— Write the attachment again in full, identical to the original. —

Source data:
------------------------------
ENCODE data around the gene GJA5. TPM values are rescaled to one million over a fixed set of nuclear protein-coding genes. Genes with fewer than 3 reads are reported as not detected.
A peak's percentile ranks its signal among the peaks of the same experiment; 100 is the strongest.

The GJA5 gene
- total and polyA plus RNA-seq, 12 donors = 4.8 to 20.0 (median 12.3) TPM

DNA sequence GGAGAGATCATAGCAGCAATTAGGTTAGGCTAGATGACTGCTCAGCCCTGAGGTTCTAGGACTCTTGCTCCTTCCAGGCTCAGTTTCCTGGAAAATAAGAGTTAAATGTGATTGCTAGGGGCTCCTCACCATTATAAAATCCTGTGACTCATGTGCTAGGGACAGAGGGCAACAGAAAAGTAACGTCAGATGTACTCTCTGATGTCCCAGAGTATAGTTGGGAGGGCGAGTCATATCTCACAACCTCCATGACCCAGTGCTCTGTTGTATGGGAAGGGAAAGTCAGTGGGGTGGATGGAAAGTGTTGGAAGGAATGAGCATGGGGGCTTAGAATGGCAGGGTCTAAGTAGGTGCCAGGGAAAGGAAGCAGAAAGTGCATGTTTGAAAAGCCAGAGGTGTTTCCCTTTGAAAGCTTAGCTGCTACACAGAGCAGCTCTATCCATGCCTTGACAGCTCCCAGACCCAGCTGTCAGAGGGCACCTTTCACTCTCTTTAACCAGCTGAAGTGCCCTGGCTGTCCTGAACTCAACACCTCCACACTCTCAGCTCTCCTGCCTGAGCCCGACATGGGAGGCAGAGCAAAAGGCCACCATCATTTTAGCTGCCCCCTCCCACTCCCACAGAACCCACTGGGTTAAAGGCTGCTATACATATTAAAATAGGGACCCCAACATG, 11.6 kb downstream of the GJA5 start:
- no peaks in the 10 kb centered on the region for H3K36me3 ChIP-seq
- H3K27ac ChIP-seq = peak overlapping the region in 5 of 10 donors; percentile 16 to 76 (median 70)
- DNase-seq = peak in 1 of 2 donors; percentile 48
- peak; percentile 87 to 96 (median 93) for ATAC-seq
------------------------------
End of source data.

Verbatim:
ENCODE data around the gene GJA5. TPM values are rescaled to one million over a fixed set of nuclear protein-coding genes. Genes with fewer than 3 reads are reported as not detected.
A peak's percentile ranks its signal among the peaks of the same experiment; 100 is the strongest.

The GJA5 gene
- total and polyA plus RNA-seq, 12 donors = 4.8 to 20.0 (median 12.3) TPM

DNA sequence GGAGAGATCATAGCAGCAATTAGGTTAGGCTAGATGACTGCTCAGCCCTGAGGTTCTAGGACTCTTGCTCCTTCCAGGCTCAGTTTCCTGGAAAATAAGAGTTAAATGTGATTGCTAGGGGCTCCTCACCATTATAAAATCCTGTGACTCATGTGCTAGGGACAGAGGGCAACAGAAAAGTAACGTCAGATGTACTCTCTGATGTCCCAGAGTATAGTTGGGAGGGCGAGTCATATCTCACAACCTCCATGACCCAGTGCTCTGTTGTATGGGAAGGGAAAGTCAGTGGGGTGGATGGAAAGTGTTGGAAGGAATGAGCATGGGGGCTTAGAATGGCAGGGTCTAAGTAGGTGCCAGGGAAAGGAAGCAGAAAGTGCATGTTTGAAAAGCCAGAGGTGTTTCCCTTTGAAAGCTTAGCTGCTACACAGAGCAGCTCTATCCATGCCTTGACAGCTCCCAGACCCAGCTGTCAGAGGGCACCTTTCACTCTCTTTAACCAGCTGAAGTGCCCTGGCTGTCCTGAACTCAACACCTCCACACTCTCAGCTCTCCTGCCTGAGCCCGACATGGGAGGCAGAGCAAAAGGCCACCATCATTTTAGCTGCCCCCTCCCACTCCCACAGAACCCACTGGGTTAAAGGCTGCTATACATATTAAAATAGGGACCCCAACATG, 11.6 kb downstream of the GJA5 start:
- no peaks in the 10 kb centered on the region for H3K36me3 ChIP-seq
- H3K27ac ChIP-seq = peak overlapping the region in 5 of 10 donors; percentile 16 to 76 (median 70)
- DNase-seq = peak in 1 of 2 donors; percentile 48
- peak; percentile 87 to 96 (median 93) for ATAC-seq